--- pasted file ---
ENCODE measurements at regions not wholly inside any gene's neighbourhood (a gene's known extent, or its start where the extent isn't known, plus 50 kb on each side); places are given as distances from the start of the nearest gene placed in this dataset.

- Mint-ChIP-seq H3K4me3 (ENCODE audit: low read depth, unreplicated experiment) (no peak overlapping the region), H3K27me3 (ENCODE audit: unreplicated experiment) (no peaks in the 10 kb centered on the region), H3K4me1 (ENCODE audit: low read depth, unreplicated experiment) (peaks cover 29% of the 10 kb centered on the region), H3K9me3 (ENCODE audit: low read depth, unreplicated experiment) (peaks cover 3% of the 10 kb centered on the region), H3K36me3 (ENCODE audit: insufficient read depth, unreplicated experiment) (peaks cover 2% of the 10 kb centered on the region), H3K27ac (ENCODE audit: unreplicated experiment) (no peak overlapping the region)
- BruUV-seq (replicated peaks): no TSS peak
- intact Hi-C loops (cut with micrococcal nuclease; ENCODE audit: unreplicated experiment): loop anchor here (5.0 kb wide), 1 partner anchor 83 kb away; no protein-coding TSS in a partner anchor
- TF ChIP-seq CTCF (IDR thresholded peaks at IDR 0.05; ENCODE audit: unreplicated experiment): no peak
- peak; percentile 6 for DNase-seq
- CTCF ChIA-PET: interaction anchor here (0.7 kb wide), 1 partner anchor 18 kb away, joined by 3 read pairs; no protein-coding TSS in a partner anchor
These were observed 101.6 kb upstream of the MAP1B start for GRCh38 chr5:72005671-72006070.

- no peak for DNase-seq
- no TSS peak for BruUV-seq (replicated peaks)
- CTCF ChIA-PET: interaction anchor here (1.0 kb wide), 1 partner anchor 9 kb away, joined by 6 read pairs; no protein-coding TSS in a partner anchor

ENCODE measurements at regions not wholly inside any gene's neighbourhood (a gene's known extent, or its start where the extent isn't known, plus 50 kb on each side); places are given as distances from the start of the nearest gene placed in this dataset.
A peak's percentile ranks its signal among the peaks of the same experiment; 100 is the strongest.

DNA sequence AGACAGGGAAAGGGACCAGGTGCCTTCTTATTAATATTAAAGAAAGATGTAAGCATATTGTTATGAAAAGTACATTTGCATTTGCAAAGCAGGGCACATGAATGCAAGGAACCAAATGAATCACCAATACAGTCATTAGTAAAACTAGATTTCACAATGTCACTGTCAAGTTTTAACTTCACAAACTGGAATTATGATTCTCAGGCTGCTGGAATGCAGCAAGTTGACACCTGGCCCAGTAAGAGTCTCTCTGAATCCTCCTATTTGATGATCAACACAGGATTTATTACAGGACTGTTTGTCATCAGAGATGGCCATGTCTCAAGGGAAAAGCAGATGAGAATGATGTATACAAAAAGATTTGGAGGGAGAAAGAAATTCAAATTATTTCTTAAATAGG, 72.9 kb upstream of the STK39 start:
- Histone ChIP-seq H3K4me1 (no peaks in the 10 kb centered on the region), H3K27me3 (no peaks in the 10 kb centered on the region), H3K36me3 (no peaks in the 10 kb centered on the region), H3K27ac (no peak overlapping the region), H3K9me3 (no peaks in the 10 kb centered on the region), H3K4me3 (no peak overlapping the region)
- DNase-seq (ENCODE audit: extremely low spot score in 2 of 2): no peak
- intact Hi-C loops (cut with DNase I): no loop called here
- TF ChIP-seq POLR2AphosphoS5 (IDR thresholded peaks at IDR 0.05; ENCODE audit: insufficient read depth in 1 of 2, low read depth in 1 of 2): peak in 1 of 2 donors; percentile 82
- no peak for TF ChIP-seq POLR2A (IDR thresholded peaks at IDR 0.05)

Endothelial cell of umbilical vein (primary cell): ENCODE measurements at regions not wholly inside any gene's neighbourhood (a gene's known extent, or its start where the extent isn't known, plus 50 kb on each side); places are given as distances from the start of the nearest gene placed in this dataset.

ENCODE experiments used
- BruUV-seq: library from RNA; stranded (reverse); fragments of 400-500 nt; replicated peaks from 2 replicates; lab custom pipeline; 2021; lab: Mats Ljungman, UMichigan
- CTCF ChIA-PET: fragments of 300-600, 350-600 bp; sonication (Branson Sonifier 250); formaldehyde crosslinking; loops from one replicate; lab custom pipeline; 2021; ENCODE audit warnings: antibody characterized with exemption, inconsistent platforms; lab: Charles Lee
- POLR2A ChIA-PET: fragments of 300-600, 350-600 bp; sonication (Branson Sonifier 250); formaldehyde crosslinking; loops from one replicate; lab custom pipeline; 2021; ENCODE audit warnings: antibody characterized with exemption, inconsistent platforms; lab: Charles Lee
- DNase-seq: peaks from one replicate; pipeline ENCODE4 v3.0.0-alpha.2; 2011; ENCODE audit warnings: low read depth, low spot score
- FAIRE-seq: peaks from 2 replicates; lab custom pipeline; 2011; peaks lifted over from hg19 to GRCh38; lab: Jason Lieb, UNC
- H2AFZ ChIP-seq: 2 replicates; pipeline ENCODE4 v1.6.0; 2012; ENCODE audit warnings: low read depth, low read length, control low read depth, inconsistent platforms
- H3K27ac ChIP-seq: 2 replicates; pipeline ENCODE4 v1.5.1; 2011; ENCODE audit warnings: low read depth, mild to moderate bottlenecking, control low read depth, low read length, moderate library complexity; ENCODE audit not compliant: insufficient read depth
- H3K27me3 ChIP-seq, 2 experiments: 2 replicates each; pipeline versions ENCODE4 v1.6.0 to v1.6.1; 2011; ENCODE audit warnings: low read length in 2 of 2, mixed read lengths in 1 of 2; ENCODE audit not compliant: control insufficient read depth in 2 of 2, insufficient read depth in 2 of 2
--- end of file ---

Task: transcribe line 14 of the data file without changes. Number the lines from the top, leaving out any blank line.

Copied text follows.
DNA sequence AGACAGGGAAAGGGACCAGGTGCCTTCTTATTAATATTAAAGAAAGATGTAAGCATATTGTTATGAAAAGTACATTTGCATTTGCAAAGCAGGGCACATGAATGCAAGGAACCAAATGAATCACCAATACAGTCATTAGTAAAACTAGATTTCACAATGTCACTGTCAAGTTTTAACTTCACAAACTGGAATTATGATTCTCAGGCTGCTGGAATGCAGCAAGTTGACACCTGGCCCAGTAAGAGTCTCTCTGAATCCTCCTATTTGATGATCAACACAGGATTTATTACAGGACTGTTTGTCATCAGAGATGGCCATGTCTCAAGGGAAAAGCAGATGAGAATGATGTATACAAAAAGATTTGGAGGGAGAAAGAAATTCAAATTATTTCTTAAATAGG, 72.9 kb upstream of the STK39 start: